Aleklett, Kjell. 2007. Peak Oil and the Evolving Strategies of Oil Importing and Exporting Countries. Joint Transport Research Centre. 2 Aleklett, Kjell. 2007.
dependent on oil sales, while others depend on oil for foreign exchange or as the main imported energy source.3
Source: The Association for the Study of Peak Oil4
Source: Energy Information Administration5
Youngquist, Walter. 1999. The Post-Petroleum Paradigm – and Population. Population and Environment 20 (4). In: Koppelaar, Rembrandt H.E.M. 2005. World Oil Production and Peaking Outlook. Peak Oil Netherlands Foundation.
The prospect of increasing oil prices creates challenges for oil-importing countries that cannot be easily met without substantial infrastructural and policy changes. Alternative sources of energy must be developed quickly to relieve economies of the negative impact of higher oil prices. With the price of a barrel of oil now surpassing $100, many oil-dependent countries are feeling the impacts that high oil prices have on price indices, consumption, and economic activity. Many countries are moving quickly to increase energy efficiency and conservation and replace oil imports with natural gas, coal, biofuels, or renewable electricity. While coal is not expected to peak any time soon, natural gas production is expected to peak in the 21st century and coal prices have been increasing due to increased opposition to new coal-fired power plants and its increased use in countries like China and India. As a result, peak oil has become a key motivator for a shift to renewable energy.
The science is now conclusive. Climate change is largely caused by man-made fossil fuel emissions and the consequences of inaction will be severe to the global economy, if not catastrophic. The
Intergovernmental Panel on Climate Change, the world’s authority on climate science, has affirmed in its Fourth Assessment Report that the increase in the global mean temperature observed over the last few decades is a main result of the increasing atmospheric
“Warming of the climate system is unequivocal, as is now evident from observations of increases in global average air and ocean temperatures, widespread melting of snow and ice, and rising global average sea level.” - IPCC 2007
concentration of greenhouse gases resulting from fossil fuel combustion, agriculture,
EIA. 2004. Long Term World Oil Supply. http://www.eia.doe.gov/pub/oil_gas/petroleum/feature_articles/2004/worldoilsupply/oilsupply04.html.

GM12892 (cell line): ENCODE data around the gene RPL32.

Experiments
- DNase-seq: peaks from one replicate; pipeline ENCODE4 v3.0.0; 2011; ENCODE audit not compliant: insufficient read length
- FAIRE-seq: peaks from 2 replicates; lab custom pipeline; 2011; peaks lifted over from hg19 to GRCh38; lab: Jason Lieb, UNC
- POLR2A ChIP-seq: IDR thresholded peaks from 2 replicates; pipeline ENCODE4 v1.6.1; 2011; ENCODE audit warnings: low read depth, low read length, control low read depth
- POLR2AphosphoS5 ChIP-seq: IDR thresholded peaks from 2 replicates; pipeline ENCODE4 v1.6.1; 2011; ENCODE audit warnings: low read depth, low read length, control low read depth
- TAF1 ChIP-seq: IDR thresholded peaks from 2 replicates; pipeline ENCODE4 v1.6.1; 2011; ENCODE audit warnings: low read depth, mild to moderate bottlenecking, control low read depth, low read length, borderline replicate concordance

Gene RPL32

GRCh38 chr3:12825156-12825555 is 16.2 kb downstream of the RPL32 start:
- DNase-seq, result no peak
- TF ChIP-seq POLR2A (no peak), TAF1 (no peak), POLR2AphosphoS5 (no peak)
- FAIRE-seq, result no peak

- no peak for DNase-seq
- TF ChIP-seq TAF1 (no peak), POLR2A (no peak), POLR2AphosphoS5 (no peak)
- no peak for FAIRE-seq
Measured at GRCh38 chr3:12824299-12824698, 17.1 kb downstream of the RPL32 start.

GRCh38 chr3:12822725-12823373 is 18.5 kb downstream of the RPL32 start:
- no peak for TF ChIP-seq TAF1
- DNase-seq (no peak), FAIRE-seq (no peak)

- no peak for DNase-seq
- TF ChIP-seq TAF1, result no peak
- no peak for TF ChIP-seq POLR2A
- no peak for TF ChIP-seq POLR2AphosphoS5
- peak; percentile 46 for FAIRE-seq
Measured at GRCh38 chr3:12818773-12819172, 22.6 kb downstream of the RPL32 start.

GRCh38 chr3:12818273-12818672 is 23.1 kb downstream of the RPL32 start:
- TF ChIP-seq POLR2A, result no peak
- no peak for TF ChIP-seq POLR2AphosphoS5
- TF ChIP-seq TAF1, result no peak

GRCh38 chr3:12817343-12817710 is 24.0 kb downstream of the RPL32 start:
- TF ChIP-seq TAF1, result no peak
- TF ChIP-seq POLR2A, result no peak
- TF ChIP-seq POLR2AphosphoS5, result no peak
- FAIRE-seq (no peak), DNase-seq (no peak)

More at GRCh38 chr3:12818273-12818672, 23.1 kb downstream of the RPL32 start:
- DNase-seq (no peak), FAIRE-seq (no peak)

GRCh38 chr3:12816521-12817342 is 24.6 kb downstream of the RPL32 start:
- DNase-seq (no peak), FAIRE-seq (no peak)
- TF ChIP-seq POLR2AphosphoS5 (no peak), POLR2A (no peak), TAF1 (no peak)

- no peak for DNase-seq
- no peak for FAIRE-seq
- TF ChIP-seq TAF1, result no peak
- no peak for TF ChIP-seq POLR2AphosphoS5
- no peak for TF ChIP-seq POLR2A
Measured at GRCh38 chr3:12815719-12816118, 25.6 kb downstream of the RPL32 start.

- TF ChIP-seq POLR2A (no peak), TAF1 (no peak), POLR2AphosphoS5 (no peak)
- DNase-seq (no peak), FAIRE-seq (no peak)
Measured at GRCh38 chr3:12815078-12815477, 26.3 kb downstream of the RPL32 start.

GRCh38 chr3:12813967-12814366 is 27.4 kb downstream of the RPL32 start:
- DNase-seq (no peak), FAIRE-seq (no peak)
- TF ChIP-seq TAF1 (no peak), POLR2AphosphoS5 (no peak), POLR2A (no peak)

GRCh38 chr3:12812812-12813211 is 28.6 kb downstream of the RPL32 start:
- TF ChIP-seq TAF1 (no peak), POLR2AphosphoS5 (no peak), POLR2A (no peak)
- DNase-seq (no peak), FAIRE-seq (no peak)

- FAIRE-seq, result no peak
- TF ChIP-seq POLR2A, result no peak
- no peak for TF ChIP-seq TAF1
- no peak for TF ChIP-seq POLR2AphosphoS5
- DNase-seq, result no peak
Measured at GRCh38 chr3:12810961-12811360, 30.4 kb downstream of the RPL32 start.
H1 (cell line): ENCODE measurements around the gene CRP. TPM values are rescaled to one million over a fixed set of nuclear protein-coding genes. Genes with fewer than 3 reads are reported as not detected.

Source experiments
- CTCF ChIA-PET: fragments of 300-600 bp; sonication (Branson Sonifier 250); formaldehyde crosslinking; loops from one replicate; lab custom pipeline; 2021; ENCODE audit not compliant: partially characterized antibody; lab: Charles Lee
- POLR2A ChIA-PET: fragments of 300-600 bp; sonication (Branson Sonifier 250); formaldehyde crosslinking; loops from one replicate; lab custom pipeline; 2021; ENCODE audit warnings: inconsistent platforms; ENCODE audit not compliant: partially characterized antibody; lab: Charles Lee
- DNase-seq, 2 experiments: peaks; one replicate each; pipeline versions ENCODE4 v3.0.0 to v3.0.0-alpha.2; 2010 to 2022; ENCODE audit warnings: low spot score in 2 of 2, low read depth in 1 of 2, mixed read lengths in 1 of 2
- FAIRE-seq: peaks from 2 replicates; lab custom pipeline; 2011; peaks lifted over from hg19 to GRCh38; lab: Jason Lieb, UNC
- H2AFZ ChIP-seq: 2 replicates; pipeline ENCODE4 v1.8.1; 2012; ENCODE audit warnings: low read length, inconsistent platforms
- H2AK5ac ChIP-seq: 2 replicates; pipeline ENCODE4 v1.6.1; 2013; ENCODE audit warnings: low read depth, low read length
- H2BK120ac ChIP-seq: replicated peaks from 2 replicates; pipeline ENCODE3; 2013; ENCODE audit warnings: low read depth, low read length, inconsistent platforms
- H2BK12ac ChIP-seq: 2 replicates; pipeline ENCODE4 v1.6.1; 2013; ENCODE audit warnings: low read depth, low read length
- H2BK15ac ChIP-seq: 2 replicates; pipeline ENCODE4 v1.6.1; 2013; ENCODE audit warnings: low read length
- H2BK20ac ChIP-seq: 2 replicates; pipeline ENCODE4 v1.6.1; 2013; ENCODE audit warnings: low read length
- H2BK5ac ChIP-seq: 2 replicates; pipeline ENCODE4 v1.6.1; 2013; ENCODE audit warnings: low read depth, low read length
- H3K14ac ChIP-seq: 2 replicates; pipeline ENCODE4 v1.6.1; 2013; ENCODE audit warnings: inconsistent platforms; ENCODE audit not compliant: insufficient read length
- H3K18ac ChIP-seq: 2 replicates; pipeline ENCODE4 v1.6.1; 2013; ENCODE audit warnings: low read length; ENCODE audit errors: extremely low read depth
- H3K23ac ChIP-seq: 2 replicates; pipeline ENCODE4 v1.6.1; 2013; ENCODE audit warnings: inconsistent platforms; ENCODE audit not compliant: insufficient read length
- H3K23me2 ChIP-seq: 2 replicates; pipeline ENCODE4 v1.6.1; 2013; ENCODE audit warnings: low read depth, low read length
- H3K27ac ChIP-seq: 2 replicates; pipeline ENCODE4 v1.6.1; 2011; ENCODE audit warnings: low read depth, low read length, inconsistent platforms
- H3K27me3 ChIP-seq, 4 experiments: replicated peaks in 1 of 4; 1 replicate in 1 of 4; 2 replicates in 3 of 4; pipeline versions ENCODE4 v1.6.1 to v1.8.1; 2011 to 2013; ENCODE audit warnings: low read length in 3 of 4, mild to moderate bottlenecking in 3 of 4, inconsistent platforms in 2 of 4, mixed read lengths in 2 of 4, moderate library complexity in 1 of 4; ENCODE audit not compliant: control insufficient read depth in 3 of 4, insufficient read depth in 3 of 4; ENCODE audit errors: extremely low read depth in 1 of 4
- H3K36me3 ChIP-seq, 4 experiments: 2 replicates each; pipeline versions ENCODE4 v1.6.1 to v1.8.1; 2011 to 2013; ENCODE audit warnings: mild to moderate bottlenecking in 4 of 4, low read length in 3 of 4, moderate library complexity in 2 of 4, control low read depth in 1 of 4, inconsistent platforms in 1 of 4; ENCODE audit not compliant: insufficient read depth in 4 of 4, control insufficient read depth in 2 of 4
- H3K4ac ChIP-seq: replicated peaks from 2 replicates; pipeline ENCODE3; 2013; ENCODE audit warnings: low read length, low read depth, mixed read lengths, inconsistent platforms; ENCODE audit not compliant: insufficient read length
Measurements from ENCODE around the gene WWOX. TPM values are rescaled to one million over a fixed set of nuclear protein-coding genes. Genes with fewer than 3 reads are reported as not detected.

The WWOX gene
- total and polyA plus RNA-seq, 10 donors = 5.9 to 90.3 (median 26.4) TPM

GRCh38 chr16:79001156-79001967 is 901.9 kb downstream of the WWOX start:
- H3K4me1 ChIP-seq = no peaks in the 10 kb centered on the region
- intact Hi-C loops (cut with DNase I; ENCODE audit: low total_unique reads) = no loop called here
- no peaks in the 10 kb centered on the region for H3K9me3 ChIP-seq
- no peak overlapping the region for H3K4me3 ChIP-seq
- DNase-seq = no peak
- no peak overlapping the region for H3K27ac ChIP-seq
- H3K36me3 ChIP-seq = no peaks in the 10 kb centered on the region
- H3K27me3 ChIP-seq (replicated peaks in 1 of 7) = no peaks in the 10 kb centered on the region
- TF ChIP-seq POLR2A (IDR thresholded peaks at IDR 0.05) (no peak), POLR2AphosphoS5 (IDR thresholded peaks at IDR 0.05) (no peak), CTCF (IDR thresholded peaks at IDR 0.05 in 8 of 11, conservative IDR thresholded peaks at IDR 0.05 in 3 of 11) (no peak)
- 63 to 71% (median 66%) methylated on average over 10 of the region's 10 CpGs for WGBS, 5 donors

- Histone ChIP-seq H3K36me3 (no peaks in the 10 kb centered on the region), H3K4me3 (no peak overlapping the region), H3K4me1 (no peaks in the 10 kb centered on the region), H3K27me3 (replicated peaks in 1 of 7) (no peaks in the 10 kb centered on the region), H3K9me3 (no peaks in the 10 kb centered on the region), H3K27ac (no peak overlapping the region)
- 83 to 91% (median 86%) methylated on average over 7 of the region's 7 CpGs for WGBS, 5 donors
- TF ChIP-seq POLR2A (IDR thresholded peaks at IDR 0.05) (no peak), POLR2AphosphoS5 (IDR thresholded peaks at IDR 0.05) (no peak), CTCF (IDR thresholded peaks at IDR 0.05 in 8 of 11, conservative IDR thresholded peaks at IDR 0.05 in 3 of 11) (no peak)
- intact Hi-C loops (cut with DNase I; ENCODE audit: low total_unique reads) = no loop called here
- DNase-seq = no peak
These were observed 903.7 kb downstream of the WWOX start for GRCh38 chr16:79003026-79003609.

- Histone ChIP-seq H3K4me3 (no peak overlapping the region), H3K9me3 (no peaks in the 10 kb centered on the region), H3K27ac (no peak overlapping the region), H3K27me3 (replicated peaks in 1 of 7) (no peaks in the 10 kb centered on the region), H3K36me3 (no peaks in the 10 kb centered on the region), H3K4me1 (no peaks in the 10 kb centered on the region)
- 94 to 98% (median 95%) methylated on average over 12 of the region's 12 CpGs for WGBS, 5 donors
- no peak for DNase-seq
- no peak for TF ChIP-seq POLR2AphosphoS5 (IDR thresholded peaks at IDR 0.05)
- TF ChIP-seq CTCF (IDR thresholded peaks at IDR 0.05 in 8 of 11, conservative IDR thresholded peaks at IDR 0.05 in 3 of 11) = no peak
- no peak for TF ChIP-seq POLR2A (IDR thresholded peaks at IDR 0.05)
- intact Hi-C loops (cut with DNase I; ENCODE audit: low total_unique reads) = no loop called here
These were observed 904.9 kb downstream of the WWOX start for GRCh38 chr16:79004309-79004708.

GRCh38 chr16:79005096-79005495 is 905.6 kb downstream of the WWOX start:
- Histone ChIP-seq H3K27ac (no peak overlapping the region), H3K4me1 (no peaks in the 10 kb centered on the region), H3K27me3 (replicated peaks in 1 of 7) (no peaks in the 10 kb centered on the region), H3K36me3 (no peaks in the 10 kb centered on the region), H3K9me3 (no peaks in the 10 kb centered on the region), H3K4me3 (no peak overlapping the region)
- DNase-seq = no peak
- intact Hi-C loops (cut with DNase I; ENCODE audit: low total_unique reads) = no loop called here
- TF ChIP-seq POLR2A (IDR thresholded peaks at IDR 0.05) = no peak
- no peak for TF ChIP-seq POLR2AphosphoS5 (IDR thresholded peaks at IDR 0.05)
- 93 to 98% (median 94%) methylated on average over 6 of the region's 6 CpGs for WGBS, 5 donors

deforestation, and other human activities. The observed increase in the global mean temperature of about 0.7⁰C has already affected major biophysical systems, including glaciers, the polar ice caps and ice sheets, mountain ecosystems, agricultural systems, ocean systems, storms, and forests.6 The projections for the 21st century by the Intergovernmental Panel on Climate Change (see figure below) include a rise in the global mean temperature of 1.8-4.0⁰C; a rise in sea level of 0.18-0.59cm; significantly lower snow cover; a dramatic decrease in sea ice extent and complete disappearance during the summer months; significant increases in thaw depths in permafrost regions; an increase in the frequency of hot extremes, heat waves, and heavy precipitation; an increase in tropical storm intensity; precipitation increase in high latitudes and decrease in subtropical regions; lower water availability in dry and semi-arid regions of the tropics and mid-latitudes; and dramatically increased species extinction levels. These biophysical impacts are expected to severely impact human health, agriculture, coastal activities and infrastructure, and necessary natural resources.
IPCC. 2007. Summary for Policymakers of the Synthesis Report of the IPCC Fourth Assessment Report. UNFCCC.
Source: Intergovernmental Panel on Climate Change7 More recent observations
have increased the likelihood of significantly higher sea level rise. In the summer of 2007, the U.S. Snow and Ice Data Center concluded that Arctic sea ice extent was about 20% lower than 2006, increasing the likelihood that Arctic summer sea ice could disappear from by the 2020. Arctic Source: NASA
Climate Impact Assessment team also showed that the melting of the Greenland ice sheet was
Available at: http://www.epa.gov/climatechange/science/images/ipcc_scenario_prediction.gif.
accelerating and that crevasses were opening up, allowing water to drain to the bottom of the ice sheet and lubricating it, which speeds up its movement towards the ocean. The same was observed in the West Antarctic ice sheet by the British Antarctic Survey. Together, these ice sheets have enough water to raise sea levels by 12 meters. These new observations have outpaced the most recent predictions and raised the possibility of sea level rising by up to 4 meters globally this century.8 Climate change is likely the largest threat the world economy faces over the long term. Adapting to the effects of climate change to which we’re already committed is important, but more important is ensuring that we minimize the risks associated with climate change impacts on the economy. The only way to accomplish that goal is to eliminate man-made greenhouse gas emissions. Fortunately, the solutions to these are becoming mainstream around the world.
Brown, Lester R. 2007. Plan B 3.0: Mobilizing To Save Civilization. Norton, W. W. & Company, Inc.